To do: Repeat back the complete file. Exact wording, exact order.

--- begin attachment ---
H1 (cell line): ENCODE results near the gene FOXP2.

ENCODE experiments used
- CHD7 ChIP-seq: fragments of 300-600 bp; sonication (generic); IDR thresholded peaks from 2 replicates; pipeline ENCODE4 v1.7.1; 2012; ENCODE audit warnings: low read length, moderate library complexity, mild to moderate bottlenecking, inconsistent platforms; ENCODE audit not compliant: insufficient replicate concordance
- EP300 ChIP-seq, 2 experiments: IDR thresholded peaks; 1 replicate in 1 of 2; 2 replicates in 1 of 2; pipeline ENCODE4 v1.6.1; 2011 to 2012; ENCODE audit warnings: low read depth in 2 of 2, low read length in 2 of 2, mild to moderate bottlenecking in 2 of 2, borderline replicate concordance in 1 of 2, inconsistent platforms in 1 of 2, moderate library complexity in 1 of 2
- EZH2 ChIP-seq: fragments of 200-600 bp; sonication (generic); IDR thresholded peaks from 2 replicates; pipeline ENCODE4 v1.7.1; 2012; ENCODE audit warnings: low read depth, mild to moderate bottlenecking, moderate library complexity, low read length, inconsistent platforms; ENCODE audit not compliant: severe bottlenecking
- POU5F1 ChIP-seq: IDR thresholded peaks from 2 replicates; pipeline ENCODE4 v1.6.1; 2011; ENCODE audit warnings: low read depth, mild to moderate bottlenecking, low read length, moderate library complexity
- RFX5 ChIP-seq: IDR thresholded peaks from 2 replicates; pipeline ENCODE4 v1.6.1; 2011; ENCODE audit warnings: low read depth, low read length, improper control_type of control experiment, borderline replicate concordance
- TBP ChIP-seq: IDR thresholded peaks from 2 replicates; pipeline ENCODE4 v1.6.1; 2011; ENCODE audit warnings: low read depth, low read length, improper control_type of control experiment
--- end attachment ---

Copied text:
H1 (cell line): ENCODE results near the gene FOXP2.

ENCODE experiments used
- CHD7 ChIP-seq: fragments of 300-600 bp; sonication (generic); IDR thresholded peaks from 2 replicates; pipeline ENCODE4 v1.7.1; 2012; ENCODE audit warnings: low read length, moderate library complexity, mild to moderate bottlenecking, inconsistent platforms; ENCODE audit not compliant: insufficient replicate concordance
- EP300 ChIP-seq, 2 experiments: IDR thresholded peaks; 1 replicate in 1 of 2; 2 replicates in 1 of 2; pipeline ENCODE4 v1.6.1; 2011 to 2012; ENCODE audit warnings: low read depth in 2 of 2, low read length in 2 of 2, mild to moderate bottlenecking in 2 of 2, borderline replicate concordance in 1 of 2, inconsistent platforms in 1 of 2, moderate library complexity in 1 of 2
- EZH2 ChIP-seq: fragments of 200-600 bp; sonication (generic); IDR thresholded peaks from 2 replicates; pipeline ENCODE4 v1.7.1; 2012; ENCODE audit warnings: low read depth, mild to moderate bottlenecking, moderate library complexity, low read length, inconsistent platforms; ENCODE audit not compliant: severe bottlenecking
- POU5F1 ChIP-seq: IDR thresholded peaks from 2 replicates; pipeline ENCODE4 v1.6.1; 2011; ENCODE audit warnings: low read depth, mild to moderate bottlenecking, low read length, moderate library complexity
- RFX5 ChIP-seq: IDR thresholded peaks from 2 replicates; pipeline ENCODE4 v1.6.1; 2011; ENCODE audit warnings: low read depth, low read length, improper control_type of control experiment, borderline replicate concordance
- TBP ChIP-seq: IDR thresholded peaks from 2 replicates; pipeline ENCODE4 v1.6.1; 2011; ENCODE audit warnings: low read depth, low read length, improper control_type of control experiment